Austria. Contributing firm DLA Piper Weiss-Tessbach Rechtsanwälte GmbH. Author Alexander Cizek - PDF

Austria Contributing firm DLA Piper Weiss-Tessbach Rechtsanwälte GmbH Author Alexander Cizek The latest statistics for 2011 on the seizure of counterfeit goods, published by the Austrian customs authorities,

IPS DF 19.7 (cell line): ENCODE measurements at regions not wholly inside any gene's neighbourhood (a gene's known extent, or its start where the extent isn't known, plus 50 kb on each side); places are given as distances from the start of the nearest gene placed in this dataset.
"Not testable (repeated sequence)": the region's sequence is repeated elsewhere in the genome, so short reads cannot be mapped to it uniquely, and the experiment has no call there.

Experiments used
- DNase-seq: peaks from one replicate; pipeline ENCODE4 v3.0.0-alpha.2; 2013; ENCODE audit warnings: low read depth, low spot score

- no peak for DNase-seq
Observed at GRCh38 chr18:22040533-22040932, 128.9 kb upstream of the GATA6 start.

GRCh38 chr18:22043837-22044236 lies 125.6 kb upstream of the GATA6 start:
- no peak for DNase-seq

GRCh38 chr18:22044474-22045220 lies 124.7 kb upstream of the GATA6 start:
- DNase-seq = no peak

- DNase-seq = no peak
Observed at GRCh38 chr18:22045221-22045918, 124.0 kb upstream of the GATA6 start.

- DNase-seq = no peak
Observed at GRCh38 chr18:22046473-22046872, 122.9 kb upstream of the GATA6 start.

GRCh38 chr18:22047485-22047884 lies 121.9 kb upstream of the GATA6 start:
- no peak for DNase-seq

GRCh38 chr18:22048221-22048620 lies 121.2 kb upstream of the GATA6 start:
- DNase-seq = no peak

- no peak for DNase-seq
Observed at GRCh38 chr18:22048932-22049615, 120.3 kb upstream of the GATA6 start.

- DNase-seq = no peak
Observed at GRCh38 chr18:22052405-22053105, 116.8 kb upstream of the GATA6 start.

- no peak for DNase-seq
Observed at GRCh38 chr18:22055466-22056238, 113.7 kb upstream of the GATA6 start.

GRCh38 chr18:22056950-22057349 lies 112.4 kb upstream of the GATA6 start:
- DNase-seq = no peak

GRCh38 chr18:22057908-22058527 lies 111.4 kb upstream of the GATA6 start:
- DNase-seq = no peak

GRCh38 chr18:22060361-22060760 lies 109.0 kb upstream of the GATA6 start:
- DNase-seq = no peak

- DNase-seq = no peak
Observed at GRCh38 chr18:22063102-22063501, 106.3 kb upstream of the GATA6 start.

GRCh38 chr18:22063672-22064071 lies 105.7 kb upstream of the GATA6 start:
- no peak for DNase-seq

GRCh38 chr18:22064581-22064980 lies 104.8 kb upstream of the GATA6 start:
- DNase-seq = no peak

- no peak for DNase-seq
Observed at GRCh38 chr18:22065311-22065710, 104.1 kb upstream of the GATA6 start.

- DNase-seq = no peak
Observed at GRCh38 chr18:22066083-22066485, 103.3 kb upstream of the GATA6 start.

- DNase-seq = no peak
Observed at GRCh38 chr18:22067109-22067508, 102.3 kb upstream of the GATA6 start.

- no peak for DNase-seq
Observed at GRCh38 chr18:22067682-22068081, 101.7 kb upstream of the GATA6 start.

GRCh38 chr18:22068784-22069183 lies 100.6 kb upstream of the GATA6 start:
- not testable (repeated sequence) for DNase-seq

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Austria Contributing firm DLA Piper Weiss-Tessbach Rechtsanwälte GmbH Author Alexander Cizek The latest statistics for 2011 on the seizure of counterfeit goods, published by the Austrian customs authorities, show that the number of incidents in which counterfeit goods were seized and ultimately kept in detention rose to a historical peak of 3,201, which mirrors prevailing international trends. The only sign of improvement was a significant drop in the amount of seized counterfeit articles to 97,957, with a total value of 5.3 million. However, by contrast, there was an alarming increase of 59% in pharmaceutical counterfeits in Legal framework The EU Customs Regulation (1383/2003) and the corresponding implementation regulation (1891/2004) standardise border seizure proceedings within the European Union and are thus applicable in Austria. In addition, the Product Piracy Act contains provisions governing border seizure. The various IP rights that entitle rights holders to border seizure and other anticounterfeiting measures are laid down in several national codes which provide for proper protection of intellectual and industrial property. Further, several EU regulations in this field apply directly. The main substantive IP laws in Austria are as follows: the Trademark Protection Act; the EU Trademark Regulation (207/2009); the Design Protection Act; the EU Design Regulation (6/2002); the Patent Code; the Utility Model Act; and the Copyright Act. The Unfair Competition Act is also relevant with regard to internet service providers liability, as is the E-commerce Act. The Rules of Jurisdiction and the Code of Civil Procedure govern proceedings in civil matters. Moreover, the above-mentioned Austrian IP laws contain criminal law provisions with regard to the protection of intellectual property. In addition, certain provisions of the Criminal Code, in particular the Code of Criminal 70 Anti-counterfeiting 2013 A Global Guide Austria Procedure, apply where wilful infringement has taken place. Border measures As stated above, the EU Customs Regulation, its implementing regulation and the Product Piracy Act govern border seizures in Austria. The core elements of these proceedings are: a motion for official action to be filed with the customs authorities; seizure of counterfeit goods; and opposition proceeding. Generally, rights holders must file a motion with Customs in order for the latter to intervene. The motion requests Customs to inspect suspect goods to determine whether they are counterfeit and then to seize them if they are. Thus, providing Customs with additional information on identifying features and distribution channels will help it to identify counterfeits. A border seizure order is valid for one year and can be repeatedly renewed for the same term. Customs will also act on the basis of an EU border seizure order. Once goods have been identified as counterfeits traded on a commercial scale or at least are suspected as such, Customs may seize them and temporarily suspend their release. Seizure may also be ordered by the tax authorities if the import of counterfeits amounts to tax fraud. In the event of a customs seizure, the rights holder and the consignee or declarant of the shipment will be notified. The rights holder may request the names and addresses of the consignor and consignee, as well as data regarding the origin and provenance of the goods. Further, the rights holder is entitled to: inspect the seized goods; take photographs; and receive samples. Within 10 working days of notification (which can be extended for an additional 10 working days), the rights holder must initiate a legal action either civil or criminal to prevent the detained goods from being released. For perishable goods, any action must be filed within three working days. The consignee or declarant of the shipment may object to the seizure within 10 working days of notification. Otherwise, or in the event that the consignee or declarant consents, the goods will be destroyed by, or under the supervision of, the customs authorities provided also that the rights holder: confirms that the seized goods are counterfeit; and consents to their destruction. The costs of destruction are borne by the rights holder, although it may later seek to recover such costs from the counterfeiter. With the rights holder s consent, the goods can also be made available to charitable institutions. If an objection has been raised and court proceedings are not timely initiated, Customs must lift the seizure and release the goods. Otherwise, the seizure will be maintained until a final court decision has been rendered. Finally, importing or exporting counterfeits may constitute a tax offence, incurring a penalty of up to 4,000 ( 15,000 in the event of wilful commission), as well as forfeiture of the counterfeits. Criminal prosecution The substantive IP laws, rather than the General Criminal Code, provide that wilful IP infringement is a criminal offence. The Code of Criminal Procedure sets out the procedural rules for pursuing counterfeiting by means of criminal prosecution. A general advantage of criminal proceedings is the right to a search warrant, which may yield further evidence or even reveal a larger scale of counterfeiting activities. If other counterfeit goods are found during the search, they may be seized immediately. However, criminal proceedings do not provide for (preliminary) injunctive relief only for punishment of the counterfeiter along with forfeiture and destruction of the counterfeits. In certain circumstances, publication of the verdict may also be obtained. In straightforward cases, the judge can award damages for the injury suffered by the rights holder. However, it is not uncommon that the judge refers the rights holder to civil law proceedings in this respect. Unlike in many other jurisdictions, in Austria, the criminal offence of wilful infringement is viewed as a private prosecution; therefore, the rights holder itself is responsible Anti-counterfeiting 2013 A Global Guide 71 DLA Piper Weiss-Tessbach Rechtsanwälte GmbH for filing and pursuing criminal charges. The time limit for criminal charges is generally one year, or five years in the case of recurring offences. The penalty prescribed by most statutory IP laws for wilful infringement ranges from a fine of up to 360 daily rates or up to two years imprisonment, in the case of recurring infringement. One daily rate may vary from a minimum of 4 to a maximum of 5,000, depending on the infringer s economic strength. Pre-trial investigation proceedings are no longer available to private prosecutors. This means that the rights holder must review the case and evaluate the available evidence carefully before initiating criminal proceedings; it can no longer file motions for preliminary measures against the suspect to obtain further evidence without having the suspect officially charged with a misdemeanour or a crime. The private criminal action must correspond to the requirements of a public prosecutor s charge. Further, the private prosecutor must explain why it is entitled to bring charges. The private prosecutor may also apply for a search and seizure warrant and other appropriate measures. However, such warrants require the court s approval and must be based on legitimate grounds. Moreover, if the suspect cannot be convicted (eg, since its intent could not be proven beyond any doubt), the rights holder may still seek independent criminal forfeiture and destruction of the counterfeits. Criminal charges for IP rights infringement must be brought before the court in the place where the offence has been committed. However, the Vienna Criminal Court has exclusive jurisdiction in cases of wilful infringement of patents, utility models, designs, Community trademarks or Community designs. The outcome of the case will determine the issue of legal costs. If the prosecuted party is convicted, it must also reimburse the private prosecutor s legal costs. If the criminal charges against the suspect are dismissed or the criminal proceedings do not result in a conviction, the party that brought the private prosecution will be ordered to pay the legal costs. Both the defendant and the plaintiff may appeal the verdict before the regional court of appeals. Civil enforcement An aggrieved rights holder can also choose from an array of claims to bring in a civil court. These include: injunctive relief; removal of the infringing goods and the tools necessary for their production; adequate compensation, irrespective of negligence; and publication of the injunction element of the judgment. Further, in cases of negligence, the rights holder can claim either damages (including lost profits) or the delivery up of the assets realised by means of the infringement instead of adequate compensation. In the event of wilful infringement or gross negligence, the rights holder may claim double remuneration (ie, twice the sum of adequate compensation), irrespective of proof of the damage suffered. In certain circumstances, the rights holder may also claim compensation for any immaterial damage inflicted. In addition, the rights holder is entitled to: a rendering of accounts so as to be able to quantify the damage claimed; and detailed information on the origin, size or volume, prices and distribution channels of the counterfeit goods, including the personal data of any party which possessed or traded the counterfeits on a commercial scale. Payment claims, such as claims for compensation, are subject to a limitation period of three years on notice of the infringement. The same applies for injunction claims. For certain criminal misdemeanours, such as acts of wilful infringement, a longer limitation period of 30 years may apply. Civil lawsuits for IP rights infringements are brought in the commercial courts or commercial divisions of the regional courts which have jurisdiction over IP rights infringement cases. Disputes involving patents, utility models, designs, Community trademarks or Community designs are heard exclusively by the Vienna Commercial Court. In addition, the Unfair Competition Act provides for similar claims against engaging in unfair, aggressive or misleading commercial 72 Anti-counterfeiting 2013 A Global Guide Austria Unlike in many other jurisdictions, in Austria, the criminal offence of wilful infringement is viewed as a private prosecution; therefore, the rights holder itself is responsible for filing and pursuing criminal charges conduct or practices, such as misrepresentation of ownership of IP rights or slavish imitation of products. The commercial courts or commercial divisions of the regional courts also have jurisdiction over these disputes. However, in contrast to trademark claims, the statute of limitations with respect to injunction claims in unfair competition cases lapses after only six months. The court s judgment is subject to appeal to the respective court of appeals; there is a restricted right of second appeal to the Supreme Court, for which prior leave must be granted by an appeal court or the Supreme Court. Most substantive IP laws provide for preliminary measures and so does the Enforcement Act. Since the implementation of the EU IP Rights Enforcement Directive (2004/48/EC) in 2006, rights holders can benefit from preliminary measures for other claims (eg, removal, adequate remuneration, damages and delivery up of the assets), in addition to preliminary injunctive relief. The preliminary measures are designed to secure both the claim and evidence until a final decision is handed down in full-scale proceedings. Such preliminary orders are subject to appeal and the additional remedy of an objection if the defendant was denied the chance to comment on the motion. Usually, the legal remedies in preliminary proceedings do not suspend enforcement of the preliminary injunction, but exceptions may be granted on a separate motion. Anti-counterfeiting online The E-commerce Act provides for freedom of access, meaning that no additional authorisation is required for a supplier to offer products online. In other words, the supplier needs only to observe the same requirements as when products are offered offline. However, the supplier s website must contain detailed information about its name, address and , as well as the prices of its products and shipment costs. As a matter of statutory law, Austrian IP laws stipulate that an offer of counterfeit goods (including bids via electronic media) constitutes an act of infringement. Moreover, the Unfair Competition Act categorises the online advertisement of pirated goods as an unfair trade practice in terms of an IP rights infringement. As a matter of case law, the Supreme Court has deemed that the launch of a website advertising and offering for sale counterfeits infringes IP rights. This view applies even if the domain name is registered abroad, because a link with Austria is evident from the fact that the site can be accessed via the Internet in Austria. However, the court also ruled that appropriate disclaimers on a website may exclude the possibility of bringing an action before the Austrian courts. The relevant host provider may be made liable for IP rights infringement unless: it was unaware of the content and the infringing conduct on the website; or it blocked the website immediately after becoming aware that the goods on offer were counterfeit. Pursuant to the E-commerce Act, there is no general obligation for providers to monitor the content they provide. For cease and desist claims, it is a prerequisite that the provider was made aware of the infringement by the third party. This is generally not the case, according to Supreme Court case law, Anti-counterfeiting 2013 A Global Guide 73 DLA Piper Weiss-Tessbach Rechtsanwälte GmbH unless the provider has been notified by the rights holder (eg, through a warning or ceaseand-desist letter). After having received such notification, the provider will be basically liable for the infringement, provided that it is obvious to a layperson. However, the provider may avoid liability if it blocks immediately access to the infringing content after receiving the notification or warning letter. Moreover, in the context of a website blocking injunction, the Supreme Court recently referred to the European Court of Justice for a preliminary ruling on the question of whether a party offering copyright and related rights infringing material on a website is using the services of its end users access providers. If answered affirmatively, the access provider will be liable as an intermediary, even if it has no connection whatsoever with the infringer. Further, according to case law and recent amendments to the Telecommunications Act, which implemented the EU Data Retention Directive into Austrian law, the provider is not obliged to disclose information about the holder of a dynamic internet protocol address, as such data cannot be legally retained. Large companies are increasingly choosing to monitor their supply chains, controlling their relationships with contractors and reshaping contracts and licence agreements accordingly. The use of electronic devices is also being considered by numerous businesses, but many do not pursue this course of action due to budgetary constraints. However, technology is increasingly being used, particularly by larger organisations, to authenticate goods and monitor procedures. Private investigators may also be considered and often prove useful in locating known but evasive counterfeiters, or in discovering and recording counterfeiting or infringing conduct. Test purchases and copies of website print-outs may also be arranged by private investigators or a local attorney. The services of local legal counsel with special expertise in anticounterfeiting should be retained, at least from the point at which the rights holder obtains (sufficient) proof of counterfeiting activity in Austria. WTR Preventive measures/strategies The most widely used preventive measure in Austria is the border seizure order. Precise up-to-date information regarding the originals, detailed identification features and distribution channels enables Customs to identify counterfeits and facilitate seizures. It is important to work closely with public authorities. Public agencies such as Customs can act not only in border seizure scenarios, but also in interstate commerce, in particular when tipped off about a consignment of counterfeits being shipped through Austria. Close cooperation with the police can also facilitate seizures based on official search warrants. Membership of or cooperation with national or international anti-counterfeiting agencies helps to further the exchange of valuable information and assist in the fight against internationally organised gangs of counterfeiters. Further preventive measures lie with the respective rights holder and often depend on the availability of sufficient funds. In particular, IP rights holders often run market studies and activities to enhance brand awareness. 74 Anti-counterfeiting 2013 A Global Guide Contributing profiles DLA Piper Weiss-Tessbach Rechtsanwälte GmbH DLA Piper Weiss-Tessbach Rechtsanwälte GmbH Schottenring 14 A-1010 Vienna, Austria Tel Fax Web Alexander Cizek Partner Alexander Cizek has been practising IP law since He studied law in Vienna and the United States, and was admitted to the New York Bar in 1996 and the Austrian Bar in A partner with DLA Piper Weiss-Tessbach Rechtsanwälte GmbH since 2001, he is a member of the firm s IP and technology practice group and heads the integrated product team in the Vienna office. Mr Cizek specialises in all aspects of IP law, including trademarks, brand protection, anticounterfeiting and trademark enforcement, as well as patent, design, domains, copyright and unfair competition law. He has extensive experience in anti-counterfeiting actions, including customs actions. He also has substantial litigation experience. Anti-counterfeiting 2013 A Global Guide 75